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Involuntary Bankruptcy

Although we often think of Herman’s Hermits when we think of Henry the VIII we should note that it was during his reign that the English Statute of Bankrupts was enacted. This 1542 act allowed creditors to bring action against debtors so that they be involuntarily bankrupted, their properties sold and they themselves imprisoned to satisfy their debt. There have been a lot of changes over the last 450 years. Debtor’s Prisons, of course, have been abandoned, but involuntary bankruptcy is still alive and well.

To bring an involuntary case against a debtor, a creditor must show that the debtor owes at least *$14,425 in unsecured debt to less than twelve creditors. If the debtor owes money to more than twelve creditors (certain kinds of creditors don’t count), at least three of those must work in concert to bring action.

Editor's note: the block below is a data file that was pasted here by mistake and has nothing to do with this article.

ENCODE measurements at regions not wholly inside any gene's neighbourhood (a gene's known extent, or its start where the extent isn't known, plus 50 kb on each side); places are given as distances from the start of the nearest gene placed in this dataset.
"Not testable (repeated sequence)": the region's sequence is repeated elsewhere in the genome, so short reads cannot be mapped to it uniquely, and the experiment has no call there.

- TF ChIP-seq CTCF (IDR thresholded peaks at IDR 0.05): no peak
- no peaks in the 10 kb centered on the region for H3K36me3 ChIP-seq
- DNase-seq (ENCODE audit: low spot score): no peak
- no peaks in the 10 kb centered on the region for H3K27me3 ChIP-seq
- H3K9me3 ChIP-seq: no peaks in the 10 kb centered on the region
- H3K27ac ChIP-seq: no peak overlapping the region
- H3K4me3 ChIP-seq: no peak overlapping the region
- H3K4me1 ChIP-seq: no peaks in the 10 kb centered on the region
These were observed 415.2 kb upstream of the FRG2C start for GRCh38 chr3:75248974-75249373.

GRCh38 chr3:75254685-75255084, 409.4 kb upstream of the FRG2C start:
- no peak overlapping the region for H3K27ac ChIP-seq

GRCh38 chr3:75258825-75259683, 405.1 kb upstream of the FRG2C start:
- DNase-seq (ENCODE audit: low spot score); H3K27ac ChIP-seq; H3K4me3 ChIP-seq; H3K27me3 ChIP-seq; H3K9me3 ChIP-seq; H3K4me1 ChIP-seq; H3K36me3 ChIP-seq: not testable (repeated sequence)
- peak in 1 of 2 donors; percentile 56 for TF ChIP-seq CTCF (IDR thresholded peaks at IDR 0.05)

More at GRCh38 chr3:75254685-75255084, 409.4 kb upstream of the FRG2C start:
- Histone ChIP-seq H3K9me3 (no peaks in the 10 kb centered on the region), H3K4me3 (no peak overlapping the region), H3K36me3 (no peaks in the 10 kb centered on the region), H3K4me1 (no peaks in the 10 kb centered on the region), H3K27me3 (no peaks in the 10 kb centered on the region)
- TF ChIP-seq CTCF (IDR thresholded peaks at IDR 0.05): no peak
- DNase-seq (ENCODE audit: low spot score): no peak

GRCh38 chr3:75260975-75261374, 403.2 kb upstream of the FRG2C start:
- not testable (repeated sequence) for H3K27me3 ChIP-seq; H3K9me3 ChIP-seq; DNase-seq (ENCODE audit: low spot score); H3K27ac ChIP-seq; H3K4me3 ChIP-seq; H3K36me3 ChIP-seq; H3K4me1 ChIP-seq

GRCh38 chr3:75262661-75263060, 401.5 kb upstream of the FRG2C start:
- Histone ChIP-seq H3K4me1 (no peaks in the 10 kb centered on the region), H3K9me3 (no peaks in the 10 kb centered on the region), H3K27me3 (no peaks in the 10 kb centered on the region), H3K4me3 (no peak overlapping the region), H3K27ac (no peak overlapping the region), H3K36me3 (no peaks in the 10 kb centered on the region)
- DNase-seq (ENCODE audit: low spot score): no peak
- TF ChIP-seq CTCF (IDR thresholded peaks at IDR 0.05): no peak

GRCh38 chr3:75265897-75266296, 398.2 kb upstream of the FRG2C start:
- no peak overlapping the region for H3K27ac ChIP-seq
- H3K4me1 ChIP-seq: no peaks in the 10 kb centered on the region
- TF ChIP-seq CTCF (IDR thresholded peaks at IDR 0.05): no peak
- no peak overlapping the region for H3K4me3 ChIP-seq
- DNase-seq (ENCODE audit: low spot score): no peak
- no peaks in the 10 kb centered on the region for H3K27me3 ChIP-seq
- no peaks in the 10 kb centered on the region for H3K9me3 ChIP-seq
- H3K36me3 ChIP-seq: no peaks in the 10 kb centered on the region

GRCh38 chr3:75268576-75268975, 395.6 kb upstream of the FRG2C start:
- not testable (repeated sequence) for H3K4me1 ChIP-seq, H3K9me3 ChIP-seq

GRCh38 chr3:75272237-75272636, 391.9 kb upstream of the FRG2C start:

Although only Chapters 7 and 11 are available in involuntary bankruptcy mostly all individual debtors are fair game, except for commercial and family farmers. There are defenses to involuntary bankruptcy which are strongest when brought to the court’s attention as soon as possible.

If you are the subject to an involuntary bankruptcy and wish to fight it, please contact the Jacksonville Bankruptcy Attorney quickly at 904-685-1200 so we can attempt to stop the case against you or at least help navigate you through it so as to protect as much property as possible.

*amount changes annually.

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